There isn't much written about the issue in the national media, where the focus is on gun violence and fiscal cliffs, but the U.S. is in the midst of a mortgage refinancing boom that should continue well into 2013.
According to the Washington, D.C.-based Mortgage Bankers Association's weekly applications survey
, refinancings were up 8 percent from the first week in December and are at their highest levels since January 2009.
Overall mortgage loan application volume was up 6.2 percent, according to the MBA index, signaling a white-hot mortgage market thanks to a slightly improving economy and continued low mortgage rates.
The BankingMyWay.com Weekly Mortgage Rate tracker
shows 30-year fixed mortgage rates at 3.44 percent and 15-year fixed mortgages at a rock-bottom 2.86 percent.
Adjustable-rate mortgages are at bargain basement levels. The BMW tracker has one-year ARMs at 3.20 percent and five-year ARM's at 2.53 percent.
"Continued uncertainty due to the lack of resolution regarding the fiscal cliff led interest rates lower last week, with mortgage rates reaching a new low in our survey," offers Mike Fratantoni, the MBA's vice president of research and economics.
"Refinance activity increased, with the refinance index hitting its highest level in two months, and the refinance share reaching its highest level since January 2009," he adds. "Applications for purchase increased for a fifth consecutive week, and are running almost 10 percent above their level at this time last year."
Just how excited are mortgage consumers over low rates?
The MBA says that 84 percent of all total mortgage applications are refinancings right now, with fixed-rate mortgages encompassing 97 percent of all refinancings. That's a good sign for the housing market and for the economy, as fewer people are opting for riskier adjustable-rate mortgages, which were a key negative driver in the housing market collapse of 2008 and 2009.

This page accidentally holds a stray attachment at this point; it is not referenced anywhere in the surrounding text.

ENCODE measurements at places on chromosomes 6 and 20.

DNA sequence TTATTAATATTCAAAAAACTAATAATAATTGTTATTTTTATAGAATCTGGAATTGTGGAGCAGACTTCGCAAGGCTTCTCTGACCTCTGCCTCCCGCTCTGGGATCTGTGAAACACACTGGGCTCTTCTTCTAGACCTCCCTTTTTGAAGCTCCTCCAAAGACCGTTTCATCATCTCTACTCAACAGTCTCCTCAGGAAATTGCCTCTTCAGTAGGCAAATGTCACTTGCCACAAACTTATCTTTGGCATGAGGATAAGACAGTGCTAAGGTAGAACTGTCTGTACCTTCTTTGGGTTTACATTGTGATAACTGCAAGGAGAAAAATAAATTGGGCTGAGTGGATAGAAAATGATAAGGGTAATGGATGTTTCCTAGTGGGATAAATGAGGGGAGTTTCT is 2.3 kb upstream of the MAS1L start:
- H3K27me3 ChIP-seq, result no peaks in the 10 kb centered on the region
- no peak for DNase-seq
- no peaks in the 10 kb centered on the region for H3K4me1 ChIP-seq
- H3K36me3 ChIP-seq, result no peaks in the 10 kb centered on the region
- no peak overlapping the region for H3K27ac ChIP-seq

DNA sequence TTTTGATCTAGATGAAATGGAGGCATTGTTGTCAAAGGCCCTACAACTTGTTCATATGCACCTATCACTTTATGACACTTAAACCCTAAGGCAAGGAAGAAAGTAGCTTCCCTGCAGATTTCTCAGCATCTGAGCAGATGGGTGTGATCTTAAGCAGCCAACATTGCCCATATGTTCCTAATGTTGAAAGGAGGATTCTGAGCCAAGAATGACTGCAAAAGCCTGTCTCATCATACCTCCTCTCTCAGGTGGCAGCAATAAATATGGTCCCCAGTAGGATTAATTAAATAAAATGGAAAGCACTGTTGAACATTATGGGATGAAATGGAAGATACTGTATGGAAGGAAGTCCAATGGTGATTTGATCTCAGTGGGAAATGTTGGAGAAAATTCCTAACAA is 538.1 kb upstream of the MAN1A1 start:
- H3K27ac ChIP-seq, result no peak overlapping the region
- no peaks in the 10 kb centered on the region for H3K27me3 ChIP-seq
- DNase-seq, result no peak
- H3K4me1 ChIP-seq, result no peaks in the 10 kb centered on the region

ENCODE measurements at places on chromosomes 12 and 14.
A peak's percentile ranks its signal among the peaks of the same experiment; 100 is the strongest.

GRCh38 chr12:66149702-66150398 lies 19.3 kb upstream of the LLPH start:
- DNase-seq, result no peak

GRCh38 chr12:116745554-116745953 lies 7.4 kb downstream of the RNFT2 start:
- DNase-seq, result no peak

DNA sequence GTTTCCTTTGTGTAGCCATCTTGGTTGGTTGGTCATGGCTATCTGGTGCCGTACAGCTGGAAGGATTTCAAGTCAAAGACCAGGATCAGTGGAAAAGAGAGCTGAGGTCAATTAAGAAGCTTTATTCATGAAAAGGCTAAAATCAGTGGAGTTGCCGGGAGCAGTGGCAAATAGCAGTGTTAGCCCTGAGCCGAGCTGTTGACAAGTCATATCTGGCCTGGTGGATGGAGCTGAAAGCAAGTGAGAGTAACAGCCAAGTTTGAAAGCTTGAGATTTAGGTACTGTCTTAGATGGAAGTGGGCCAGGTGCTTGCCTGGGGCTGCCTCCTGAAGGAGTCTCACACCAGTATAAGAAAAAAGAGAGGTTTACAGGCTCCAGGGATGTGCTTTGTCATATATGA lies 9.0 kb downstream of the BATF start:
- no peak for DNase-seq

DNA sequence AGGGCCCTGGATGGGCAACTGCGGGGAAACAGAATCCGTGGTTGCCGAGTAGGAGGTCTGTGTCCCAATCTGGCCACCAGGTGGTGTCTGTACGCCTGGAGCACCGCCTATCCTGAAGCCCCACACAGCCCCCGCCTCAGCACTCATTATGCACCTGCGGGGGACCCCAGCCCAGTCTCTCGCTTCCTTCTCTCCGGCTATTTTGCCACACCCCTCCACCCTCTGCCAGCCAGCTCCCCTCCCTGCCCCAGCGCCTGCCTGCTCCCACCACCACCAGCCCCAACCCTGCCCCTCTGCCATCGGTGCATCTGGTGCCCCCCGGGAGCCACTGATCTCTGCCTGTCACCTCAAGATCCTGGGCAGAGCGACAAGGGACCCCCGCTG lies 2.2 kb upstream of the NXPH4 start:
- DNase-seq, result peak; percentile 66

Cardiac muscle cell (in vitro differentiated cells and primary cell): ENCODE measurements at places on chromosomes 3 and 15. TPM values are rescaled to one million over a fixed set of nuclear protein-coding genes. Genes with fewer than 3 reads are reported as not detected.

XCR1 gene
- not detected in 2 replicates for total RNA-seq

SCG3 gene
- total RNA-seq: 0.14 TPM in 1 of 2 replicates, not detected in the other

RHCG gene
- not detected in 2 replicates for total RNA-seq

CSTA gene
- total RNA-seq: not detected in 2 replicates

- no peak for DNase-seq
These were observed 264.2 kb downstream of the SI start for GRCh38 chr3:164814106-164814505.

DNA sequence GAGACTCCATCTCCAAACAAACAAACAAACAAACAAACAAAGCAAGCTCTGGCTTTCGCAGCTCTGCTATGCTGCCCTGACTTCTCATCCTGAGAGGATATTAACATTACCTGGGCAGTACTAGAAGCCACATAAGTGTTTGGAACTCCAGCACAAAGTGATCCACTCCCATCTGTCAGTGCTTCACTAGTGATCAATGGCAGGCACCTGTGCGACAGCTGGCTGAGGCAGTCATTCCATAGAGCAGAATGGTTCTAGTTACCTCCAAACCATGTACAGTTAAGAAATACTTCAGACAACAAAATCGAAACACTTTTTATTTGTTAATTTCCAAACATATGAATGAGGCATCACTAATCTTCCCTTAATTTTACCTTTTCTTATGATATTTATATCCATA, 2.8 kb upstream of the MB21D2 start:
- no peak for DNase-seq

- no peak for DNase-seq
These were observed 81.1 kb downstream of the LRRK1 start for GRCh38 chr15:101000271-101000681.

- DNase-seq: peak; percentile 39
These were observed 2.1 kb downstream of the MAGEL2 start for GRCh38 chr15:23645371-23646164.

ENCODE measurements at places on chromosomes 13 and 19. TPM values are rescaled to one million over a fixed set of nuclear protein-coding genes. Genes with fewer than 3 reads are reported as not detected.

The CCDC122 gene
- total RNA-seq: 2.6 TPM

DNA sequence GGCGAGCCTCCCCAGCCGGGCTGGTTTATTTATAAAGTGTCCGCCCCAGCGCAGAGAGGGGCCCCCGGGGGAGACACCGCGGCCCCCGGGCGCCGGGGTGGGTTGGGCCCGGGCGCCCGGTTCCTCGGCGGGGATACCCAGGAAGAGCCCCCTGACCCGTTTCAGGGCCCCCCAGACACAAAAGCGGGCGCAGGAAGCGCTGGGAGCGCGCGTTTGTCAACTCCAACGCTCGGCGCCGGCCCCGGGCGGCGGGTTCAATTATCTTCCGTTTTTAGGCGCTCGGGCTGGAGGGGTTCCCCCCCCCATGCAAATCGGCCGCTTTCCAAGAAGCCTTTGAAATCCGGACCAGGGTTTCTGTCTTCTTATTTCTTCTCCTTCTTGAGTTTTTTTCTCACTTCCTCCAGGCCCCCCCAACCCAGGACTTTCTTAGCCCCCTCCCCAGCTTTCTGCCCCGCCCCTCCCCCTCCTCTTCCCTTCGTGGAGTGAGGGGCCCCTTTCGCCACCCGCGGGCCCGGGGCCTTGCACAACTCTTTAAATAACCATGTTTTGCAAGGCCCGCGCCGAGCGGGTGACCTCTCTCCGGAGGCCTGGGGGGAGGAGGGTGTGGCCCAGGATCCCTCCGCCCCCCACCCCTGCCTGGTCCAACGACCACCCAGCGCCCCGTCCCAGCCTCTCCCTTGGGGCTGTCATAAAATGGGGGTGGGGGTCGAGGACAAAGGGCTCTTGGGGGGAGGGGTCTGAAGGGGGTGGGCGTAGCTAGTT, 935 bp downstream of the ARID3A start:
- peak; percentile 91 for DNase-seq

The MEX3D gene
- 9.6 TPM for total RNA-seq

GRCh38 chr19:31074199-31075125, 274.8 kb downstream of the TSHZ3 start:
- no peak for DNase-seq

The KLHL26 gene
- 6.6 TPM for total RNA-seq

Mortgage rates are so low that one national mortgage lender calls the current housing market a "once-in-a-lifetime opportunity."
Plymouth Meeting, Pa.-based New Penn Financial says
that you can easily snag a new home right now or refinance an existing one, even if your finances are problematic.
"It's now possible to purchase a first home or to refinance at record low mortgage rates -- even if your home has severely depreciated in value," says Bob Johnson, director of capital markets with New Penn.
Some of the interest comes from a tweak to a government-sponsored home loan program.
"The modifications made to President Obama's Home Affordable Refinance Program are another boon to many borrowers, especially those underwater on their mortgages," Johnson says. He explains that more consumers can grab a HARP loan because there is no longer a loan-to-value cap. "You can owe more than 125% of your home's worth and still be eligible," he adds.
The company reports it's seeing 30-year mortgage rates as low as 3.3 percent, and 15-year rates as low as 2.66 percent these days.
Those are ridiculously low rates, and you can make a smart financial move by locking in those low rates for the life of your home mortgage. You'll need good credit, and you'll need to shop around.
But good mortgages are low-hanging fruit going into 2013. And by all indications, it looks like things are going to stay that way.
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